Of course, as is true of all literary genres, the success of the novella depends not on the nature of its structure alone, but far more importantly, on the literary dexterity of the person who writes it. When Gulzar embraces the format, the novella has met a truly consummate partner. As proof, one has only to read Two.

Two is about the Partition of 1947, a cataclysmically tragic event that lived through. Even as Independence drew nearer, British cartographers worked overtime to draw the boundaries of two nations, one India, the other Pakistan. What was one became two, separated by an unbridgeable gap that made millions refugees overnight. Some ten fifteen million people – men, women, children, young and old – were displaced by a destiny they did not choose. It is estimated that some two million lost their lives in the frenzied bloodbath that accompanied this division.

Time erases wounds, but memories remain, like smouldering embers below the ash even when the fires of history appear to have died. Two is about those memories, those embers, recalled through a story that transports you to the agonies and dilemmas of ordinary people, both Hindus and Muslims, who suffered as a consequence of the Partition.

It is written in Gulzar’s inimitable – and riveting – style. The narrative, involving a bunch of characters who could be you or me or people we know, unfolds, scene by scene, in a manner that brings the traumatic days leading 1947 vibrantly – even painfully – alive. Each character is unique, and will remain etched minds, not by the length of the description, but by the writer’s ability to make the portrayal come alive through just a flourish of linguistic colour, a trait, a gesture, an expression, a situation, a dialogue, or even an abuse.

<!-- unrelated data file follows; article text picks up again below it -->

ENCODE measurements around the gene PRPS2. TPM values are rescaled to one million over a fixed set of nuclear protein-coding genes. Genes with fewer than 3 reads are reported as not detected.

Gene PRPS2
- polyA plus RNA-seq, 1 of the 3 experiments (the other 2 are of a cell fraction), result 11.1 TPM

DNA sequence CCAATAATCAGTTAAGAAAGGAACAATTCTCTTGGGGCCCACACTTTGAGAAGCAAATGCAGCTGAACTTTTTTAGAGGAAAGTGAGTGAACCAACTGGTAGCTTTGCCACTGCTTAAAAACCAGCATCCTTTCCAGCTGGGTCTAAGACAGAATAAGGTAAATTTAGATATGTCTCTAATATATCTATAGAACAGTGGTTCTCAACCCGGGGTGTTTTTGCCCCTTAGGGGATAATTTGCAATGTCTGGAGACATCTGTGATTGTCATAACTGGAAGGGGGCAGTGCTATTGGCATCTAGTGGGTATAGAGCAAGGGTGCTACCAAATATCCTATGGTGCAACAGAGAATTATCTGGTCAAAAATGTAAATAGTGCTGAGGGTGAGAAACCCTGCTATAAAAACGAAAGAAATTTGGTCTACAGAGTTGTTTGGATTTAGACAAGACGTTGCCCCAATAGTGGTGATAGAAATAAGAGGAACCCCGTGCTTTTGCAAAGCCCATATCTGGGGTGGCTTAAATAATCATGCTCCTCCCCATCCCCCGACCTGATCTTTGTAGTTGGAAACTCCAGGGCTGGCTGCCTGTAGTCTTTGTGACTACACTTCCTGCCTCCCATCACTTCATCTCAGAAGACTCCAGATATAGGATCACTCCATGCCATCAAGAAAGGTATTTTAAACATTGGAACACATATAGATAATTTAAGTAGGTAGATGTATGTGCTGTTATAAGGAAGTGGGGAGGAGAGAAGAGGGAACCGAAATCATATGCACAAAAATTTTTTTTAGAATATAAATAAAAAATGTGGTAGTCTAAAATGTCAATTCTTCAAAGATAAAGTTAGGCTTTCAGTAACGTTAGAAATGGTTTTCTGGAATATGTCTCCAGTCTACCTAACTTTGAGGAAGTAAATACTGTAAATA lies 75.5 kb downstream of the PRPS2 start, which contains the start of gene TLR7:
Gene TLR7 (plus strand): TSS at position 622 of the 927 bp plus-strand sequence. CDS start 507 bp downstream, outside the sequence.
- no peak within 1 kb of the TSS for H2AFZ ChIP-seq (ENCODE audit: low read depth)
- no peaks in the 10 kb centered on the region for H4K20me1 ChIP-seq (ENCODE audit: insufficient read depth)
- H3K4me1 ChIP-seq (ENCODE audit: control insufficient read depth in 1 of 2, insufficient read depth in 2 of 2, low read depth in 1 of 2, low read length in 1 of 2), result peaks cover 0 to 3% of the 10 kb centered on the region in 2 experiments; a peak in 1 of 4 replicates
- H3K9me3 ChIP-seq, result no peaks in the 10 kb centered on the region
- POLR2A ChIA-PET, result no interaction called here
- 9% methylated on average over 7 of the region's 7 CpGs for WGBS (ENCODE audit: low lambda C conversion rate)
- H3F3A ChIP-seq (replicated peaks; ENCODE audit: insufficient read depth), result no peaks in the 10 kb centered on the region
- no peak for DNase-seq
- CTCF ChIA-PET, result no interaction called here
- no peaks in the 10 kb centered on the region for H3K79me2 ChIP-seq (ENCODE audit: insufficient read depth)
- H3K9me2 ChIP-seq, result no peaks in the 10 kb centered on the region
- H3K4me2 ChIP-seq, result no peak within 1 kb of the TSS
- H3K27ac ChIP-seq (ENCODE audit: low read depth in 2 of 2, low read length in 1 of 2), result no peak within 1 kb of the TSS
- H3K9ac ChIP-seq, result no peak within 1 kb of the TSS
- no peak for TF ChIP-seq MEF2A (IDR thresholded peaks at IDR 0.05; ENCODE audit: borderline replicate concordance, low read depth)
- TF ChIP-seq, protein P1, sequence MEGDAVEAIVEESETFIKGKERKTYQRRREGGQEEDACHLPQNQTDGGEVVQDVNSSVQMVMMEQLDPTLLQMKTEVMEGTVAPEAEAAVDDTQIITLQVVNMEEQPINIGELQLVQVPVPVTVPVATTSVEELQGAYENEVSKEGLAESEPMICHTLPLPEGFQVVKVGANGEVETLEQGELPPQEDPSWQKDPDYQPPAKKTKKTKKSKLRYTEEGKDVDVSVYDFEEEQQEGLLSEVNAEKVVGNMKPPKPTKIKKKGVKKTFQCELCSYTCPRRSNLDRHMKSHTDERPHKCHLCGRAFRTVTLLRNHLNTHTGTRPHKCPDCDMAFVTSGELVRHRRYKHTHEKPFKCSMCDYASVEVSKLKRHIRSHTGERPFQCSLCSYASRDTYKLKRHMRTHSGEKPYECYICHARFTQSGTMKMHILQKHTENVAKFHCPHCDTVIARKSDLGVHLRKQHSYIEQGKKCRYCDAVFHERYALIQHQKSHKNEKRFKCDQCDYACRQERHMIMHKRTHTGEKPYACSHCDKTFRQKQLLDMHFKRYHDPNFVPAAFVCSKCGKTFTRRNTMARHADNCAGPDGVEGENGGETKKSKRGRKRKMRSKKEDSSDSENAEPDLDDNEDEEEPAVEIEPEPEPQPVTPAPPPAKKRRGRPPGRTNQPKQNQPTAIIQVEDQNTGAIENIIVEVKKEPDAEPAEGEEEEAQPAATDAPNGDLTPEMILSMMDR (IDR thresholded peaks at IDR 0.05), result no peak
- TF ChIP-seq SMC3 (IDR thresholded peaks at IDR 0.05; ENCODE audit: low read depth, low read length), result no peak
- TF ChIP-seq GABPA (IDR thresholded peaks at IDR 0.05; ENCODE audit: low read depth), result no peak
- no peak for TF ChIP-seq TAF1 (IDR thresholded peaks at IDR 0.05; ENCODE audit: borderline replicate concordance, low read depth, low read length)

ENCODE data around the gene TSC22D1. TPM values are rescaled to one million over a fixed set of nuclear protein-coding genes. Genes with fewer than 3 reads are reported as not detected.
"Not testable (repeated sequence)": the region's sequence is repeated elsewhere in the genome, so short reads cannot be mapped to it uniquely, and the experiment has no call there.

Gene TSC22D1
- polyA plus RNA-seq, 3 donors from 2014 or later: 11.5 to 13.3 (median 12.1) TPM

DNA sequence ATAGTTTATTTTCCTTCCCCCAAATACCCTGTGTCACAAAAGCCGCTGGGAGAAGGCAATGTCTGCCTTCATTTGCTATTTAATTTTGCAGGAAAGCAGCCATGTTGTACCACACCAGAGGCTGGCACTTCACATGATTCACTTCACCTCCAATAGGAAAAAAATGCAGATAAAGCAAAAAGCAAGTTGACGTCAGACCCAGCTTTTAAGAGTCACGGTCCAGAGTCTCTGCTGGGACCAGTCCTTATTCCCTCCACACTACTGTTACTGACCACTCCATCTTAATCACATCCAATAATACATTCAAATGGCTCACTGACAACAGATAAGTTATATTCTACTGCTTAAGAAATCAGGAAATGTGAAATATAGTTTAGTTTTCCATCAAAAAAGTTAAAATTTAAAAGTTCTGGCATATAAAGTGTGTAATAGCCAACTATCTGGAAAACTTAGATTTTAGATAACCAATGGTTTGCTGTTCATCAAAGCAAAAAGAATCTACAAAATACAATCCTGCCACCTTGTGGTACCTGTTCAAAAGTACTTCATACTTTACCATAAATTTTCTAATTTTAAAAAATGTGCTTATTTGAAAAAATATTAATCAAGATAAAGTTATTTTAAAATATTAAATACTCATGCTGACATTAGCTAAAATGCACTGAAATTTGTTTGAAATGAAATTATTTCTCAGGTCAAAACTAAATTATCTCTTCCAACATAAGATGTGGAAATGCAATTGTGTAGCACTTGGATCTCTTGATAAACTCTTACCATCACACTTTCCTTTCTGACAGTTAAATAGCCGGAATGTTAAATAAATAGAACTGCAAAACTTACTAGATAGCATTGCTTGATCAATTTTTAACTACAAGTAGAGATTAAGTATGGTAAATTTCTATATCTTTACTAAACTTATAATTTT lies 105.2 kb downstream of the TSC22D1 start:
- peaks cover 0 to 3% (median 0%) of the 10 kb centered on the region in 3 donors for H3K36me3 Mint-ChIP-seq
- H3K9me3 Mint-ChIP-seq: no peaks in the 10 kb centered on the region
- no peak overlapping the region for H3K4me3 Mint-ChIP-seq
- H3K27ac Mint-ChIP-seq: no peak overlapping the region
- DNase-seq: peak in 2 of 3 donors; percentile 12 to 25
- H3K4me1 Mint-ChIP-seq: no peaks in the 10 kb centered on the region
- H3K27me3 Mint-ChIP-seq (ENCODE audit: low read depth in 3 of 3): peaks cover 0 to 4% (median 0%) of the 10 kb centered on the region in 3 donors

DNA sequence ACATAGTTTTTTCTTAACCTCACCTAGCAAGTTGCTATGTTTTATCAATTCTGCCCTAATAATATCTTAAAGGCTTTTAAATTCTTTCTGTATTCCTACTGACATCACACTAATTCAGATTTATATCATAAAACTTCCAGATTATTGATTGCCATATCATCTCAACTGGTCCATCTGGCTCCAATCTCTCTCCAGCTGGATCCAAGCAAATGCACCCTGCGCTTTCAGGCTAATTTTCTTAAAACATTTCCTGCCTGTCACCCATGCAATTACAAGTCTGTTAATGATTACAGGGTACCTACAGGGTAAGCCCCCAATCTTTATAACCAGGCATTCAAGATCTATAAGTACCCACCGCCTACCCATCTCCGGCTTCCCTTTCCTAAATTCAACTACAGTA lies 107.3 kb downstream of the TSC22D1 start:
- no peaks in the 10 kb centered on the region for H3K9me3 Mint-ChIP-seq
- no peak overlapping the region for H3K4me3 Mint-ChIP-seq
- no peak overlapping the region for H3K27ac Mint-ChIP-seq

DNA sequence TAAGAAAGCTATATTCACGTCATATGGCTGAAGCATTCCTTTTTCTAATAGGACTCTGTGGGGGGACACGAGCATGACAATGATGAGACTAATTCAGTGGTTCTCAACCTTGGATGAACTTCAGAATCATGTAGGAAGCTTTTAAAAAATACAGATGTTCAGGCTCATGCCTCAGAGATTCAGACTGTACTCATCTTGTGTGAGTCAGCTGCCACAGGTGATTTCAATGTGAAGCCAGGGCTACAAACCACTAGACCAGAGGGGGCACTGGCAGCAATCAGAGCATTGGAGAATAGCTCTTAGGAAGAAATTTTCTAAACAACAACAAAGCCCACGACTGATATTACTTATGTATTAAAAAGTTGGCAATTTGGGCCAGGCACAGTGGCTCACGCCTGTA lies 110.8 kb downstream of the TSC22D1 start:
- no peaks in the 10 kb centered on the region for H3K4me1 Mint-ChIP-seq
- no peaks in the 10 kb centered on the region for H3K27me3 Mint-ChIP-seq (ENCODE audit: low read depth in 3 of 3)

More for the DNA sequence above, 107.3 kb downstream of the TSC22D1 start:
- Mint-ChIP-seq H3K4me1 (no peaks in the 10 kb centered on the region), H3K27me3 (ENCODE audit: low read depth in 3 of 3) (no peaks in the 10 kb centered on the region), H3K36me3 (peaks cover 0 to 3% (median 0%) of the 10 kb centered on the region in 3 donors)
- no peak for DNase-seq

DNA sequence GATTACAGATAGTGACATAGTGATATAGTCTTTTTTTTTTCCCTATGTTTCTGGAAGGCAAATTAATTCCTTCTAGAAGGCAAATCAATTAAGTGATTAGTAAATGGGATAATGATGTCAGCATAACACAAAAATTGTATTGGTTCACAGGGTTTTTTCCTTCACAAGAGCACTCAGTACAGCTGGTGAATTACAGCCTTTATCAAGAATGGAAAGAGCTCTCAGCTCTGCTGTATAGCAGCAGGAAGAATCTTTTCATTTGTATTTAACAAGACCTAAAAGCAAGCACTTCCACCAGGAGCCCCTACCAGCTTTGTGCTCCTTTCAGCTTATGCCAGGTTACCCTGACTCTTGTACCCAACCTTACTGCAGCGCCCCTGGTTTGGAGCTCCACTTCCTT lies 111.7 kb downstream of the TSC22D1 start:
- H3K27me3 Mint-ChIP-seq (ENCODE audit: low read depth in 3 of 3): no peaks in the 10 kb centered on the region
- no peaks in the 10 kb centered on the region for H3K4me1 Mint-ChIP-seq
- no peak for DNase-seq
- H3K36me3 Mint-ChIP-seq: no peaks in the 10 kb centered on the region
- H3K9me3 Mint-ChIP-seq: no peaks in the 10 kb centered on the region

But Two does not end with the Partition. It carries us along, to decades later, where, in the strangest ways, the strands that unravelled in 1947 come together. In that journey, the 1984 riots against the Sikhs become a metaphor for the continuance of hate and violence in societies. The same emotions that made the Partition one of the most gory chapters of India’s modern history are now repeated in entirely different circumstances, only to prove the point that the irrational and warped furies that lurk just below the surface of ‘civilized’ societies can be easily triggered even when the past should have taught us to overcome them resolutely.

Gulzar Saheb’s debut as a novelist is a spectacular one. Two is unputdownable because the narrative is in the hands of a craftsman for whom words are like clay in the hands of a potter. Gulzar writes with the eye of a sensitive film-maker, the feel of a poet, and the touch one who has himself been singed for life by the story he narrates. Long after we put the book down, the characters, and the series of events which they become pawns in the sweep of history, continue to haunt us. One continues to read the book long after having finished its last page.

Written by Pavan K. Varma.

Excerpted from the Introduction of Two, written by Gulzar and published by HarperCollins India. Coming soon to stores. Pre-orders open at leading online bookstores.